A long anticipated field presentation scheduled Tuesday by the state Forestry Division for the family members of the 19 Granite Mountain Hotshots that will take survivors to the site where their loved ones died is being sharply criticized for failing to accurately portray what happened.
The Yarnell site visit uses a military “staff ride” format where participants are taken to different locations on the fire ground and wildfire experts provide presentations on the best available information about the events that led up to the deaths of the Granite Mountain Hotshots on June 30, 2013 at the Yarnell Hill Fire. A “facilitator guide” has also been prepared that provides detailed information about key events in the days before and on the day of the fire.
The tour and presentation is touted by the state as a way to provide the families facts about the fire and offer an opportunity for a healing experience.
“This product is a true legacy of your loved one that will educate firefighters across the nation and put them in the shoes and decision making process’ of the Granite Mountain Hotshots,” Don Boursier safety and logistic officer for the Arizona Forestry Division, states in a Feb. 25 email to family members.
But one of the nation’s leading wildfire fatality experts who has participated in such events in the past is sharply criticizing the information that will be presented to family members as being an inaccurate and misleading portrayal of the events.
“I think the staff ride is an insult to all of their loved ones because it hasn’t yet told the truth,” says Ted Putnam, a retired wildfire fatality investigator and Chino Valley resident who has been conducting an unofficial investigation of the Yarnell Hill Fire. “The biggest tribute we should do for these firefighters is to tell the truth.”
Putnam was provided a copy of the facilitator guide that will be used during the staff ride by InvestigativeMEDIA, which obtained it from the Forestry Division through a request under the Arizona Public Records Law.
Putnam says he has direct information from multiple firefighter sources who were at the fire in conjunction with evidence contained in investigation reports that leave no doubt in his mind that Arizona Forestry Division fire supervisors ordered Granite Mountain to come off the mountain and go to Yarnell.
“I’ve been in this business longer and know more about this than anybody out there and this all screams at me they were ordered off the top (of the mountain),” Putnam says.
Putnam, a former smoke jumper, served as an investigator on high-profile fatal wildfires including the 1990 Dude Fire in Arizona and the 1994 South Canyon Fire in Colorado. Putnam is considered one of the leading experts in wildland fire entrapments and has been cited by many as “the pioneer in advancing scientific knowledge in this area.”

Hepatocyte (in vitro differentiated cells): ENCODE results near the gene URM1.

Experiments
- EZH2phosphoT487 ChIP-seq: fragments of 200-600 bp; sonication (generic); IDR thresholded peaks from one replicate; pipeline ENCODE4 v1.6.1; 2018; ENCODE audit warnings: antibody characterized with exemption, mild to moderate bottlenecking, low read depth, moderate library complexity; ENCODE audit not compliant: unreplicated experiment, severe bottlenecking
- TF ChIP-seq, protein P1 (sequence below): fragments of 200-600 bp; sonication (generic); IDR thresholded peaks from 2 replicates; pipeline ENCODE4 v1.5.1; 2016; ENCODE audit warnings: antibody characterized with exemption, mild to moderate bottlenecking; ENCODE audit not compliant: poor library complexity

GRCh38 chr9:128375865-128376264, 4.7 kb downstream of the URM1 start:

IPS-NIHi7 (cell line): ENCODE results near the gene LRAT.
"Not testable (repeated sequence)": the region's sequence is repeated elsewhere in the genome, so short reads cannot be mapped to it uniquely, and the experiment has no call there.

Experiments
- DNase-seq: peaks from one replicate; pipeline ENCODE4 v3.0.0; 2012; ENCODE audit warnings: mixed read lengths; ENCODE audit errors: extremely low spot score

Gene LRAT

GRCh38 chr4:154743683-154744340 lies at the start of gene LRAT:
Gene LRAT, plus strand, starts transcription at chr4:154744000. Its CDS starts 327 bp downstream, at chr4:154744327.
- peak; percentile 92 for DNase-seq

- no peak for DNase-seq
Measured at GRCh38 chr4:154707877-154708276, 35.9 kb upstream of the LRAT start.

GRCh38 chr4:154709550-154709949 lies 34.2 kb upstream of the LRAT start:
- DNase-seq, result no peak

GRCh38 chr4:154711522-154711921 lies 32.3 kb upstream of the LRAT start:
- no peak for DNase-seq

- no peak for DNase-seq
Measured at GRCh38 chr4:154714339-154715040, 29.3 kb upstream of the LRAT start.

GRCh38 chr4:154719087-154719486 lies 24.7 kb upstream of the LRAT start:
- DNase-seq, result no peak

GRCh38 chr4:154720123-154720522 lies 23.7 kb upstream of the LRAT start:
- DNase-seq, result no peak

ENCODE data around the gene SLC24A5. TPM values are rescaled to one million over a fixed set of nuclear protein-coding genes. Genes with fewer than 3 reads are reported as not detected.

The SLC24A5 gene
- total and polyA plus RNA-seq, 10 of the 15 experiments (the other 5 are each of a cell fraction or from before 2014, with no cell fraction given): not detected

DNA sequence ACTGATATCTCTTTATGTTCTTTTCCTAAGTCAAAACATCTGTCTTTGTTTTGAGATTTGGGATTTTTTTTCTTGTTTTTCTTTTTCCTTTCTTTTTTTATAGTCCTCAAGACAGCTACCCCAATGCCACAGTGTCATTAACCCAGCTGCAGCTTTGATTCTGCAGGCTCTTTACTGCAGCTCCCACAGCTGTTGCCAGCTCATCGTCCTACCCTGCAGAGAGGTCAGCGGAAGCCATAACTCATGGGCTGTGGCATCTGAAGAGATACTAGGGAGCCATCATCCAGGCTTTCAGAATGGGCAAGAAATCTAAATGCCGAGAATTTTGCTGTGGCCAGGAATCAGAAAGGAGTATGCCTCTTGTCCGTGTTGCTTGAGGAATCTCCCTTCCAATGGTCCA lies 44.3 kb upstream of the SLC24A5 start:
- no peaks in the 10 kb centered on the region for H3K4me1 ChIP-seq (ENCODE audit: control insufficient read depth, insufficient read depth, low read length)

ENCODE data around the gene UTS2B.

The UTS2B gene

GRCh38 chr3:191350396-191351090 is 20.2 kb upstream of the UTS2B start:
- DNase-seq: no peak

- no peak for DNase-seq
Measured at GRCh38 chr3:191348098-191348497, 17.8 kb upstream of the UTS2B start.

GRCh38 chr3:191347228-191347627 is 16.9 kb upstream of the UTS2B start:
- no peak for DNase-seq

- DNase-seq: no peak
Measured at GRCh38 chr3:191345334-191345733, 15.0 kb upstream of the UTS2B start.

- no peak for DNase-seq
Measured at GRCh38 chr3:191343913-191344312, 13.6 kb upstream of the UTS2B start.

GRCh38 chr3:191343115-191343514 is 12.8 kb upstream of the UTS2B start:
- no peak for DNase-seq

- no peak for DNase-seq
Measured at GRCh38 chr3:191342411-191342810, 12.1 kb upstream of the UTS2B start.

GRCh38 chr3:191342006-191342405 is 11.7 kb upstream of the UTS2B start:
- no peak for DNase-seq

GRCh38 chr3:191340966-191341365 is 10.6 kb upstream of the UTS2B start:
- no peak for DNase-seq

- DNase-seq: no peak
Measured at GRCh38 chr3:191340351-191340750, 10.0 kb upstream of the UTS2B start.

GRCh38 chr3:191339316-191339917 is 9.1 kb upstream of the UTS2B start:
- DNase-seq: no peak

Putnam gained notoriety when he refused to sign the official accident investigation report for the South Canyon Fire where 14 hotshots and smoke jumpers were killed because he believed the report was untrue. Putnam has a Ph.D. in Experimental Psychology from the University of Montana.
Putnam’s claim directly contradicts the official version of events included in the forestry division’s Serious Accident Investigation Report that was released in September 2013, and there is no mention of such an order in the upcoming staff ride documentation.
The SAIR concluded that no one knows why the crew descended from a safe, burned-over area called ‘the black’ on the top of the Weaver Mountains and dropped into a box canyon jammed with drought-stricken chaparral at the hottest time of the day with the wildfire approaching and a massive thunderstorm bearing down.
“No one realized that the crew left the black and headed southeast, sometime after 1604 (4:04 p.m.),” the SAIR report states.
Putnam says the report’s conclusion defies logic. Putnam does not believe that Granite Mountain Hotshot superintendent Eric Marsh would have ordered his crew to leave its safe zone unless he was pressured by superiors to get the crew to Yarnell. At the time the crew moved off the mountain, the fire was sweeping into Yarnell forcing evacuations of many residents.
“Marsh’s action make no sense at all unless he was ordered off the top,” Putnam says.
Putnam says he cannot reveal his sources because they provided the information under the promise of confidentiality. But, Putnam says, he would provide complete details in a trial or other formal setting where he was asked to testify under oath.
State Forestry Director Jeff Whitney requested a meeting early Monday with InvestigativeMEDIA to respond to Putnam’s statements. But Whitney walked out of the interview without saying a word when this reporter began to set up a video camera to record the interview.
A few minutes later, Joy Hernbrode, deputy director of administrative services for the forestry division, agreed to appear on camera.
“I haven’t seen any evidence that supports Mr. Putnam’s claims, so I don’t know what he’s built his belief on,” Hernbrode says. “But we have looked at all the evidence in the state report, the videos, and it is our opinion that there isn’t any evidence that anybody was ordered off that mountain. However, if somebody has evidence of that, we definitely would like to see it.”